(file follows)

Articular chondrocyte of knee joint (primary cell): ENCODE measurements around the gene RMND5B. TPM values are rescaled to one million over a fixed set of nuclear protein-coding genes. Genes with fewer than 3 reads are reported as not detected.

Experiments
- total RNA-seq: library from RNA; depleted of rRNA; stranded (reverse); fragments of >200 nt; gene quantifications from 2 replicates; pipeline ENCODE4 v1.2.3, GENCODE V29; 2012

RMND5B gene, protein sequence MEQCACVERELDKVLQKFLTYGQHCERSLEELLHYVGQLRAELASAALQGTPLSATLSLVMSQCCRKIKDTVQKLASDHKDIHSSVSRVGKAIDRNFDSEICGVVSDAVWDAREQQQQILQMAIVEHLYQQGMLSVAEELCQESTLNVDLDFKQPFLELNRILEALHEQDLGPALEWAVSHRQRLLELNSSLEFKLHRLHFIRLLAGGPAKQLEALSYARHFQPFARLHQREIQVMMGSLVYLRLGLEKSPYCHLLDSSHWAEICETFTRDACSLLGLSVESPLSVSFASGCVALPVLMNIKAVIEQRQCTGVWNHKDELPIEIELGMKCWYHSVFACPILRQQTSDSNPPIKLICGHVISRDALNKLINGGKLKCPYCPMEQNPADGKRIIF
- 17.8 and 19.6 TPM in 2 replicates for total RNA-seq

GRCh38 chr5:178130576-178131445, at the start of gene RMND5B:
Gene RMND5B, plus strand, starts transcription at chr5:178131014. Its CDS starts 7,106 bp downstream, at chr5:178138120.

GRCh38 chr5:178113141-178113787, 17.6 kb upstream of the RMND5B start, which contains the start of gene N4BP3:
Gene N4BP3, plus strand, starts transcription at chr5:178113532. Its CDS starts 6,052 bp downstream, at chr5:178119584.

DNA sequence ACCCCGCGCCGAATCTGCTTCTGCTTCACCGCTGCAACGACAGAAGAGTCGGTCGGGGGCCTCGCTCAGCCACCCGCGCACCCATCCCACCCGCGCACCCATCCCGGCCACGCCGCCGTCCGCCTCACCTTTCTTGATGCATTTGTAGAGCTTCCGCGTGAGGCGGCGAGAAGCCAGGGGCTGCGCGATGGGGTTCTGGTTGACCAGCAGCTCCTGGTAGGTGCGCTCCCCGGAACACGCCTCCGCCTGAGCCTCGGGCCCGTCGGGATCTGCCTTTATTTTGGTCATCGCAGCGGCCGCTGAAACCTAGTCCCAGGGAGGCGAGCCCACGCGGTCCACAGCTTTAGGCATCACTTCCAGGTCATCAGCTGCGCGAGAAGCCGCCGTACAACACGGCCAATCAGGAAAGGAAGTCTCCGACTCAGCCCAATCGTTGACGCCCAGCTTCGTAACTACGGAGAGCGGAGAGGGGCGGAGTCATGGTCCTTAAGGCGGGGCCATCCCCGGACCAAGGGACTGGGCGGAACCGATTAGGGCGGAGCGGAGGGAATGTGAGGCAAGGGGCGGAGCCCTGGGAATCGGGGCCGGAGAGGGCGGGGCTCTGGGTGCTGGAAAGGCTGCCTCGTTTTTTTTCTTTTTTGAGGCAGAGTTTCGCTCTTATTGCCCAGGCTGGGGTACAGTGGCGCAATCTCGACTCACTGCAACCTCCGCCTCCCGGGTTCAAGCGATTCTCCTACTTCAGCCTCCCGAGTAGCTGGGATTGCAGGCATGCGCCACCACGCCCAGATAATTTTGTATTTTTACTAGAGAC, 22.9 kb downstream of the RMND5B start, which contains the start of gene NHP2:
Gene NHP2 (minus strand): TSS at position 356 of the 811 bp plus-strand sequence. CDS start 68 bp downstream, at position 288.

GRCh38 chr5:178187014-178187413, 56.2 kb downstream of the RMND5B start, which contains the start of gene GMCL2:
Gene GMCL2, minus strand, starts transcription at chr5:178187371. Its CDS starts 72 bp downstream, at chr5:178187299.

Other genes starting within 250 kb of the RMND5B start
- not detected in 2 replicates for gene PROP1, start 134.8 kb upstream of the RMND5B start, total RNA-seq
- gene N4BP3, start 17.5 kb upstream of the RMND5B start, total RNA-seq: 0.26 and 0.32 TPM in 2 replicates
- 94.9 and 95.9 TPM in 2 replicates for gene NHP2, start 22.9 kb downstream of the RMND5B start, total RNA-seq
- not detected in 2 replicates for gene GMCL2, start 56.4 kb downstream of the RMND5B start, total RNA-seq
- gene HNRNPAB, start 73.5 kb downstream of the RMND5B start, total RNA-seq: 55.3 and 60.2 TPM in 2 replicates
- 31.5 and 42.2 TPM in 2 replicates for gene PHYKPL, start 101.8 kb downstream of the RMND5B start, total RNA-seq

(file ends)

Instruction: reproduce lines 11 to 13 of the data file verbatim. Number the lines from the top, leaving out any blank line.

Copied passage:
Gene NHP2 (minus strand): TSS at position 356 of the 811 bp plus-strand sequence. CDS start 68 bp downstream, at position 288.

GRCh38 chr5:178187014-178187413, 56.2 kb downstream of the RMND5B start, which contains the start of gene GMCL2:
Gene GMCL2, minus strand, starts transcription at chr5:178187371. Its CDS starts 72 bp downstream, at chr5:178187299.